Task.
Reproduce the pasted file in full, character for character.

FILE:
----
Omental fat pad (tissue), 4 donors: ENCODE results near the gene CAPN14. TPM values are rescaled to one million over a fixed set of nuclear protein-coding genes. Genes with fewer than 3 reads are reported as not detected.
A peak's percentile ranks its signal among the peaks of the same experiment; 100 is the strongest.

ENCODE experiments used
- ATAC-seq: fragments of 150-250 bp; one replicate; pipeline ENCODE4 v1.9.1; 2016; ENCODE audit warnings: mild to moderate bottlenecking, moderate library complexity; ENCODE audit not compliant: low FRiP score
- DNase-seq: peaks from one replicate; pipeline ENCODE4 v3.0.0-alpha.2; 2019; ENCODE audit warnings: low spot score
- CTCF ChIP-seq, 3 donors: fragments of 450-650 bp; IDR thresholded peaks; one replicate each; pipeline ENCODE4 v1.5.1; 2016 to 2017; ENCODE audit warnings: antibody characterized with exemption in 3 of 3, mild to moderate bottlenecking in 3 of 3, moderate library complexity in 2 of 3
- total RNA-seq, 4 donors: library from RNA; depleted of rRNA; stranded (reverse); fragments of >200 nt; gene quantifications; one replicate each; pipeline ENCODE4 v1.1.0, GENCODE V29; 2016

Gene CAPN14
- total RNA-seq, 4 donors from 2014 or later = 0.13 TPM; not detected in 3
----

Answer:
Omental fat pad (tissue), 4 donors: ENCODE results near the gene CAPN14. TPM values are rescaled to one million over a fixed set of nuclear protein-coding genes. Genes with fewer than 3 reads are reported as not detected.
A peak's percentile ranks its signal among the peaks of the same experiment; 100 is the strongest.

ENCODE experiments used
- ATAC-seq: fragments of 150-250 bp; one replicate; pipeline ENCODE4 v1.9.1; 2016; ENCODE audit warnings: mild to moderate bottlenecking, moderate library complexity; ENCODE audit not compliant: low FRiP score
- DNase-seq: peaks from one replicate; pipeline ENCODE4 v3.0.0-alpha.2; 2019; ENCODE audit warnings: low spot score
- CTCF ChIP-seq, 3 donors: fragments of 450-650 bp; IDR thresholded peaks; one replicate each; pipeline ENCODE4 v1.5.1; 2016 to 2017; ENCODE audit warnings: antibody characterized with exemption in 3 of 3, mild to moderate bottlenecking in 3 of 3, moderate library complexity in 2 of 3
- total RNA-seq, 4 donors: library from RNA; depleted of rRNA; stranded (reverse); fragments of >200 nt; gene quantifications; one replicate each; pipeline ENCODE4 v1.1.0, GENCODE V29; 2016

Gene CAPN14
- total RNA-seq, 4 donors from 2014 or later = 0.13 TPM; not detected in 3